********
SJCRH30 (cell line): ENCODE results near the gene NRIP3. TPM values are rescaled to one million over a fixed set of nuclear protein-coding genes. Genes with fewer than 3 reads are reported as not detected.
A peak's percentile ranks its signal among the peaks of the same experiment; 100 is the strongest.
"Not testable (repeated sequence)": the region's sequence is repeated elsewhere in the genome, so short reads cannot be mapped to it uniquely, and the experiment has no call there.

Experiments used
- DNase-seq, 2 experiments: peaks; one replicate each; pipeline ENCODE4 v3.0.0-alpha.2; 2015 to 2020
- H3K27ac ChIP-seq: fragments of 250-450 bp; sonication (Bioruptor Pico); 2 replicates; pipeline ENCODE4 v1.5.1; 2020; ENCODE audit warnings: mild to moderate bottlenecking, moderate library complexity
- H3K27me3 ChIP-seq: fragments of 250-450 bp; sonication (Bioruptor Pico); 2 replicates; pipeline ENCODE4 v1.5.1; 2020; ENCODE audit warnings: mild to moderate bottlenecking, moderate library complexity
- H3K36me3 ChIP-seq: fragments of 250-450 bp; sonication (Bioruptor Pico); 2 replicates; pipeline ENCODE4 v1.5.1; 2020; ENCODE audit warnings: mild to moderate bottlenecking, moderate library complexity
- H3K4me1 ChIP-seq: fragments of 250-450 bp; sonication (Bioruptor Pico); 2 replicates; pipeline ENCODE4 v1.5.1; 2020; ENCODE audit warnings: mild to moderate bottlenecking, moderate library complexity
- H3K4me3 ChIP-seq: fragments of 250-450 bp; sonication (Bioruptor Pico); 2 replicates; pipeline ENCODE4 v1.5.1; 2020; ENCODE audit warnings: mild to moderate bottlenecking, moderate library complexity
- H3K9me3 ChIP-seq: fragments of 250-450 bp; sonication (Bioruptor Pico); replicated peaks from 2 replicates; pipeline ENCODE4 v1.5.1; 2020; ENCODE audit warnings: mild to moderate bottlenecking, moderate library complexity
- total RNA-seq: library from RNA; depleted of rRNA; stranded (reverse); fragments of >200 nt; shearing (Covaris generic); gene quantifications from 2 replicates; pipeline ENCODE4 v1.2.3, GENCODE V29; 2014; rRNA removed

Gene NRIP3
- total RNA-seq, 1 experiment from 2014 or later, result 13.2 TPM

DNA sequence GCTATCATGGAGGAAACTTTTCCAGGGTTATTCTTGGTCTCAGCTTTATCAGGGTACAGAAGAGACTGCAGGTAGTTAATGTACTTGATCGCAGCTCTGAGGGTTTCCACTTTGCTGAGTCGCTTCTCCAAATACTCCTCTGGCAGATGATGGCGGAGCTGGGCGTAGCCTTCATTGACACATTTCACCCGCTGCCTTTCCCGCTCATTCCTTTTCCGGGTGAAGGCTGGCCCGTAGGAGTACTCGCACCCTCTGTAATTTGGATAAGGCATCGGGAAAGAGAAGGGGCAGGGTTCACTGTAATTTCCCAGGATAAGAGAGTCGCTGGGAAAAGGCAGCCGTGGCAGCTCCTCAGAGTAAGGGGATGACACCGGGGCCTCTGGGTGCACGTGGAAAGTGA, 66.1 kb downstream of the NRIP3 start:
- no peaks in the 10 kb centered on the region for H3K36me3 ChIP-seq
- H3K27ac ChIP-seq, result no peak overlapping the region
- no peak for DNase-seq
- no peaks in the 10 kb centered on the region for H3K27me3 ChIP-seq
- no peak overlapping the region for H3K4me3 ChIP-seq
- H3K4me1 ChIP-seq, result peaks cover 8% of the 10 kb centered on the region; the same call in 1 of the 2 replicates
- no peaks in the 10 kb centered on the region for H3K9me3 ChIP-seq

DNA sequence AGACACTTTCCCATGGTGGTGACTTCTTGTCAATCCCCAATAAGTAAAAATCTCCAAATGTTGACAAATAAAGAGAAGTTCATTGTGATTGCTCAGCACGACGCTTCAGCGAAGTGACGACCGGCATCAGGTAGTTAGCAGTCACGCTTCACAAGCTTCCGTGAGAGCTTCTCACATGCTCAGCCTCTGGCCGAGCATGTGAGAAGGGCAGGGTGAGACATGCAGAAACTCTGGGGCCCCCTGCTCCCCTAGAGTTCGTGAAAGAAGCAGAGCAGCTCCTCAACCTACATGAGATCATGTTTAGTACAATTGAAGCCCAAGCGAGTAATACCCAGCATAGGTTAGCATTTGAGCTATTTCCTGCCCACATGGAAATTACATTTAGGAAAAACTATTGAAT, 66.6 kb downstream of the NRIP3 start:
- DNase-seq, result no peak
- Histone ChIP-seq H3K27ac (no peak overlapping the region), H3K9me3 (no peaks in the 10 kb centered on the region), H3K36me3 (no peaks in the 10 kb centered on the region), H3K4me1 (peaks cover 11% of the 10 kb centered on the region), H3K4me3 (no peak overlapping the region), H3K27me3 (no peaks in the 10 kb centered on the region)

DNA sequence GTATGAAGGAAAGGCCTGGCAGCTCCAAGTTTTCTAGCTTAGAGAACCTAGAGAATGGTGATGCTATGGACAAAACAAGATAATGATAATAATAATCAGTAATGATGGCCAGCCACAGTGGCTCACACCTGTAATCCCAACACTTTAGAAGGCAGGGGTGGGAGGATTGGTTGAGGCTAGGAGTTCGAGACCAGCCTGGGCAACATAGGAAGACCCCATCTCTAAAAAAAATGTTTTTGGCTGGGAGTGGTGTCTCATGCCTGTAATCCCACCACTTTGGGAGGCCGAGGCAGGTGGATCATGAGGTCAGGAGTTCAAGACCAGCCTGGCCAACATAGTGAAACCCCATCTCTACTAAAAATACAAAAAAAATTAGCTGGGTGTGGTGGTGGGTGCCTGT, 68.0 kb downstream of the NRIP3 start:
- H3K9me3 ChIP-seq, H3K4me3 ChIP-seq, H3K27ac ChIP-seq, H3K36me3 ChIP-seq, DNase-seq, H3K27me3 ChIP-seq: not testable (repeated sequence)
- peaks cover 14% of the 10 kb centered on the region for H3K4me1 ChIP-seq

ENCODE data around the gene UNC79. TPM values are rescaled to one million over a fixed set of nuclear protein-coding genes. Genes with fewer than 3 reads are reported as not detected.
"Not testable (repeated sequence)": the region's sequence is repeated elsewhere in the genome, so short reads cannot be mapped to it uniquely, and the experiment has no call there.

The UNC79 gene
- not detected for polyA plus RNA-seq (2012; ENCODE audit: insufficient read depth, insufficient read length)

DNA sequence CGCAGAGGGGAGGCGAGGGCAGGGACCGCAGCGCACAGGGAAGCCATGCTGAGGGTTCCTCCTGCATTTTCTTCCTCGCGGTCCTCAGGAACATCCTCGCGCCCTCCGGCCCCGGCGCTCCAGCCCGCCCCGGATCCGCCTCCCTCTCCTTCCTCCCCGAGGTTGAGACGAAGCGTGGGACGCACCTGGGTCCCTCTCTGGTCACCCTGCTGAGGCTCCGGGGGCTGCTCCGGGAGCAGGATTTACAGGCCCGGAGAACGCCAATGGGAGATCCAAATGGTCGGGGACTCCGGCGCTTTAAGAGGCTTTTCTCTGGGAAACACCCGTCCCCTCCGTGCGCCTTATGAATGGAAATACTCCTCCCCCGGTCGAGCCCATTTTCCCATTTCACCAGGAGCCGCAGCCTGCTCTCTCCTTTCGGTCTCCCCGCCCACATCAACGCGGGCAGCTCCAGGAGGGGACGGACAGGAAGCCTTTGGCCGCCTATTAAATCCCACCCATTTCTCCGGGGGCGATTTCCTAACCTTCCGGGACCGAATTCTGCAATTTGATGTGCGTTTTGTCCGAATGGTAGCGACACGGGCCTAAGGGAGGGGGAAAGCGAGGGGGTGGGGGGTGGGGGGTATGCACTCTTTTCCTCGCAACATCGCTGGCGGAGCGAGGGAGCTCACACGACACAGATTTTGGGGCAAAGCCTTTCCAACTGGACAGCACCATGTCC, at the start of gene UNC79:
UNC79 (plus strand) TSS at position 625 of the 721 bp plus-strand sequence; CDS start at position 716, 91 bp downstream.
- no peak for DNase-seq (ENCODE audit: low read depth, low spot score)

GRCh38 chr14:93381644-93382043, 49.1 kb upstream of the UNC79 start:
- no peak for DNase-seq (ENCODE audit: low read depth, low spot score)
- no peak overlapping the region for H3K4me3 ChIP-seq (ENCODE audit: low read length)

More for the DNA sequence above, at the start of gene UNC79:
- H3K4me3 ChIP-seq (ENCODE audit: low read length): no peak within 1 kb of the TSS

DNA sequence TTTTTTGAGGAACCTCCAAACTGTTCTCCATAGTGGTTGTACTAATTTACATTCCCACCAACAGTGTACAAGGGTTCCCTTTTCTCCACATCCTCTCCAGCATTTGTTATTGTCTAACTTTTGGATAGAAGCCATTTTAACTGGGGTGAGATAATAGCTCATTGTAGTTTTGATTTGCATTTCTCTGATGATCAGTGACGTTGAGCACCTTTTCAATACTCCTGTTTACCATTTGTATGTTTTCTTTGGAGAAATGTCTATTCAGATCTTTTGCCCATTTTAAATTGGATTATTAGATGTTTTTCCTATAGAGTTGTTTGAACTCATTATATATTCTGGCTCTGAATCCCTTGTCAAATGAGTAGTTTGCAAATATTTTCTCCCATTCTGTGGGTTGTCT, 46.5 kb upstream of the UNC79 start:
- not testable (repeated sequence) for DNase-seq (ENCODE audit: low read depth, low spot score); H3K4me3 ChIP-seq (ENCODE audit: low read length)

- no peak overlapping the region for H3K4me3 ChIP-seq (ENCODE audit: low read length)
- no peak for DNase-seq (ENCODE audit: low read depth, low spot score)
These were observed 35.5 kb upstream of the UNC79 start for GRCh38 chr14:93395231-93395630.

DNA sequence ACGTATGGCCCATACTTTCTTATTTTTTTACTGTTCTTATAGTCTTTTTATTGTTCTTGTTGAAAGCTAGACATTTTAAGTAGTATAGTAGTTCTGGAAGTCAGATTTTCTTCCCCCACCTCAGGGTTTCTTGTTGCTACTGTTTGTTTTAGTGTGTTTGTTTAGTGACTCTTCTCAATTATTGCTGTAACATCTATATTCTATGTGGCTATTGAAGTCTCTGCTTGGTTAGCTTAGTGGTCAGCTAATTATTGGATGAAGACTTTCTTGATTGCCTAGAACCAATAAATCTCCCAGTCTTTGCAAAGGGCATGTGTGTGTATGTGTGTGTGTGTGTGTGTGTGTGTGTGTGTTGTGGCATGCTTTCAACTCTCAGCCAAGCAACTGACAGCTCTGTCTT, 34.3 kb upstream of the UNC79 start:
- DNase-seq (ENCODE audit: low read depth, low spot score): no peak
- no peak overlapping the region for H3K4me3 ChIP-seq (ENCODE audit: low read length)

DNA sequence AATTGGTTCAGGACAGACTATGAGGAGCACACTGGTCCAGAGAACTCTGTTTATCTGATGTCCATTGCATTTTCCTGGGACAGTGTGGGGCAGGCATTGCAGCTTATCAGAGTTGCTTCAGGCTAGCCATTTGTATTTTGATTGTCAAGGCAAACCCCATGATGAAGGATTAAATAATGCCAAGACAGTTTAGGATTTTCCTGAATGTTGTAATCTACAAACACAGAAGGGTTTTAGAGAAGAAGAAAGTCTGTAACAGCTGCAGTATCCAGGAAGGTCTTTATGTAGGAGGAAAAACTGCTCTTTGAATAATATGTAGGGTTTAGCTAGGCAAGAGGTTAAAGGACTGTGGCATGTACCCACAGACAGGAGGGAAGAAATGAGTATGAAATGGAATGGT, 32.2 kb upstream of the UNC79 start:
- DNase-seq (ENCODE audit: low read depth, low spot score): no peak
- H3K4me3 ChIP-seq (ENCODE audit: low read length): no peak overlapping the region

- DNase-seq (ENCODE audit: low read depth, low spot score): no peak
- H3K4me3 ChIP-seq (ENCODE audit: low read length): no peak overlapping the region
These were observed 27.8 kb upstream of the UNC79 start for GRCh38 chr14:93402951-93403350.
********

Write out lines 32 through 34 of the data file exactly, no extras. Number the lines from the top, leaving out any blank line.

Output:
- not detected for polyA plus RNA-seq (2012; ENCODE audit: insufficient read depth, insufficient read length)

DNA sequence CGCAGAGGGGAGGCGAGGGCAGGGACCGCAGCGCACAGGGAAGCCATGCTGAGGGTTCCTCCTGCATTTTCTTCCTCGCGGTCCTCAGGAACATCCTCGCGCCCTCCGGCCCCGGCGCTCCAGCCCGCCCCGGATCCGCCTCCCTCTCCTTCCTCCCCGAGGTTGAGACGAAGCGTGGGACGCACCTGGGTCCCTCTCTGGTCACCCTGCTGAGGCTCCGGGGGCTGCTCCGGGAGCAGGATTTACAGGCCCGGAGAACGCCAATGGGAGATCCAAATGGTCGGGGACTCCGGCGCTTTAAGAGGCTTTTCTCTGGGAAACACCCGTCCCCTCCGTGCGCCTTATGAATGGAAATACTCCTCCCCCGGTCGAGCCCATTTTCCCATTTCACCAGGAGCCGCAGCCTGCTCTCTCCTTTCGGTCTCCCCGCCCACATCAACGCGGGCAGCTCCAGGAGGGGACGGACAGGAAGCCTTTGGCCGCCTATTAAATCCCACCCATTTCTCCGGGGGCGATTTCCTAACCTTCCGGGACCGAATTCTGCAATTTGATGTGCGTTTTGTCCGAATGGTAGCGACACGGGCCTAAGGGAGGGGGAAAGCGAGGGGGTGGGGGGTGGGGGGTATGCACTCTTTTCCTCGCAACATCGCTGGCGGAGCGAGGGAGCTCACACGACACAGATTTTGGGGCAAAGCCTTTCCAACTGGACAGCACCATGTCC, at the start of gene UNC79:
UNC79 (plus strand) TSS at position 625 of the 721 bp plus-strand sequence; CDS start at position 716, 91 bp downstream.